We are all powerful beings. The neuropsychologists and neurologists have long reported that we use only a small part of our brain capacity…Imagine what we could accomplish is we used more of our brain power? Keeping that in mind let’s consider the choices we make when overcoming adversity. How many times have we started to get better, do better at work, with our relationships, following our passion and then we get derailed? How many times, if we look deep within do we find that we are the cause of the derailment? It’s not something we should wear as a badge of courage, but the truth is the truth.
Last night I was talking with a client about her relationship issues. We’ve been focusing on her anger since separating from her husband. The anger isn’t what concerned me; it was her sharing that her auto-immune disease is starting to rear its ugly head. I’d also be concerned. I know that when I’m having a flair, I need to be still and look at what I’m holding on to and what’s holding on to me.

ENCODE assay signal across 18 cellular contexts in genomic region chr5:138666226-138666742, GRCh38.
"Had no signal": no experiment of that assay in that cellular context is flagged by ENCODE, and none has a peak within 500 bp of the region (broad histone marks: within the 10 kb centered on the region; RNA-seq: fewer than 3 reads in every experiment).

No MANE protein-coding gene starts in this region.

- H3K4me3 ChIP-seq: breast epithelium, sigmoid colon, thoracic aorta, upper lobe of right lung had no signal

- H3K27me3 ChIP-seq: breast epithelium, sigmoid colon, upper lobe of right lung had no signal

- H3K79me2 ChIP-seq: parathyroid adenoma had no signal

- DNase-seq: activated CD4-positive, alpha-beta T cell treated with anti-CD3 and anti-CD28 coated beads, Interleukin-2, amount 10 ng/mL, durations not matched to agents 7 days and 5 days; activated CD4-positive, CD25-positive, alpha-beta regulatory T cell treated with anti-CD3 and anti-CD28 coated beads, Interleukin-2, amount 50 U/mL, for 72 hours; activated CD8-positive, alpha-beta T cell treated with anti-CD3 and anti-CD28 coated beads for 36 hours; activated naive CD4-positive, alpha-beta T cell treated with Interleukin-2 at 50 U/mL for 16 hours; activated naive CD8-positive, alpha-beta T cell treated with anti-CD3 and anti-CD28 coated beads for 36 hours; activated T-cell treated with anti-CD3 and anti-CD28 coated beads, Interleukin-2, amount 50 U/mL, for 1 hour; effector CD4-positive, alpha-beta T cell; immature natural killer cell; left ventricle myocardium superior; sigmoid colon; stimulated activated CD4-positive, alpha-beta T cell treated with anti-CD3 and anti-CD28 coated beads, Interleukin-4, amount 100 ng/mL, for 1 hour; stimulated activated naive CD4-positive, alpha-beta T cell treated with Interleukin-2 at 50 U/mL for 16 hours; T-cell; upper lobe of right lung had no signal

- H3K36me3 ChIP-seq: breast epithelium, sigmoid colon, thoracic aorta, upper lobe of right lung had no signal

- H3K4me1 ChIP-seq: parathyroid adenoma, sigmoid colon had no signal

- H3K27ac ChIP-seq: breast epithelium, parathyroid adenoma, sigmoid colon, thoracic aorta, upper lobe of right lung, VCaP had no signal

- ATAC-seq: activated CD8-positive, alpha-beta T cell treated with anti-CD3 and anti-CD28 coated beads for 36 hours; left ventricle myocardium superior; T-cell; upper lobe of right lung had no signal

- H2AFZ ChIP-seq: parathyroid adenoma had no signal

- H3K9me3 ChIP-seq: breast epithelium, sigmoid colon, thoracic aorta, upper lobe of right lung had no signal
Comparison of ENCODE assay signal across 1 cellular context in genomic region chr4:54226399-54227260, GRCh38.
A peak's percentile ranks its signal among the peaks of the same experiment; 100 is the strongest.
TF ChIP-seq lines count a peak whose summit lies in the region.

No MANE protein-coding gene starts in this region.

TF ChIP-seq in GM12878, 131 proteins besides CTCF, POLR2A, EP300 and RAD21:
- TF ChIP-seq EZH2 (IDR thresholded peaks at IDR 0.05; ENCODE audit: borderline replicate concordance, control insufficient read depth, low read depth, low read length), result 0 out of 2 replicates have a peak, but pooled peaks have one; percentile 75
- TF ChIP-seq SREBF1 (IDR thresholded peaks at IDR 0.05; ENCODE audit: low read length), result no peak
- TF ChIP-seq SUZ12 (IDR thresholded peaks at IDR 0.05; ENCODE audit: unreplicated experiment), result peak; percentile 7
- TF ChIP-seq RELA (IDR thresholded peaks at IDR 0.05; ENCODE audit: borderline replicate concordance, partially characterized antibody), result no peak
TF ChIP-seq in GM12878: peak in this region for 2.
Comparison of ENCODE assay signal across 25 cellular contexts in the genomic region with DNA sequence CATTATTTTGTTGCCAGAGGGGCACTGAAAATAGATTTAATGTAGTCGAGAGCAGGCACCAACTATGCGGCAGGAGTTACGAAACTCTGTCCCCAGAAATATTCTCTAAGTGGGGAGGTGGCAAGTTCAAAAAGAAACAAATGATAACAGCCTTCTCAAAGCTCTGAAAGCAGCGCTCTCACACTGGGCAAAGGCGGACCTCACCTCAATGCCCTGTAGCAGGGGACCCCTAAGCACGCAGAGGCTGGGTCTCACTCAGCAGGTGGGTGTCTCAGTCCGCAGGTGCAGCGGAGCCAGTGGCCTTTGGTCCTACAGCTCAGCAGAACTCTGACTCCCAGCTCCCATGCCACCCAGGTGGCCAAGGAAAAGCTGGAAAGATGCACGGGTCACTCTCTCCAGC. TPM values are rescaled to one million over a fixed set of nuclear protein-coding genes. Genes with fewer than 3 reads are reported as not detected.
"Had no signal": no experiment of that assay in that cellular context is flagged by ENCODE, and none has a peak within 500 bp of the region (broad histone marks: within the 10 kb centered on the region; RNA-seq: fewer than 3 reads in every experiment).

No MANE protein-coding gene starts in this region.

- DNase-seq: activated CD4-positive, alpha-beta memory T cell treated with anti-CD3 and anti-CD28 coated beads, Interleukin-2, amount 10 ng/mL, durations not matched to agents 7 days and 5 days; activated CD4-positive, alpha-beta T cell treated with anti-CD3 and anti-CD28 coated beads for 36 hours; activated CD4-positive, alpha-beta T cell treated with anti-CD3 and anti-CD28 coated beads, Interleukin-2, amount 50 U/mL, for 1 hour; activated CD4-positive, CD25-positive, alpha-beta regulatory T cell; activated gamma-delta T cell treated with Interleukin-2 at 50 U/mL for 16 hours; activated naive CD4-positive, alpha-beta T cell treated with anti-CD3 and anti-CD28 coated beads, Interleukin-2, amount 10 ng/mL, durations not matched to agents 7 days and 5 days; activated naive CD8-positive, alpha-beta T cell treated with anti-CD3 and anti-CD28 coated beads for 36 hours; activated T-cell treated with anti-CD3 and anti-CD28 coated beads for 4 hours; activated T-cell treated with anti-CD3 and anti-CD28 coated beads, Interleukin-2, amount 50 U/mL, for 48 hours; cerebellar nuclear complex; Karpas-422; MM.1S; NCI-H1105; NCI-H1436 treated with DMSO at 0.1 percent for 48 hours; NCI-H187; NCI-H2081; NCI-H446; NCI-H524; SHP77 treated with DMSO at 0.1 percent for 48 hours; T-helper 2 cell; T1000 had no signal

When I sit still, I can center myself and begin to acknowledge the ways I haven’t been my own best friend. It’s a difficult thing to sit with, but as I do I re-connect to myself and understand that I shouldn’t be my own biggest obstacle. There are many people and challenges that can feel like opposing forces to my wellness; I should not reinforce that energy. I should be my own protector. I should be my own advocate. I need to always be my own best friend.
How will you identify your self-sabotaging actions? What will it take for you to become your own best friend? What resources do you need to make that happen? How can I help?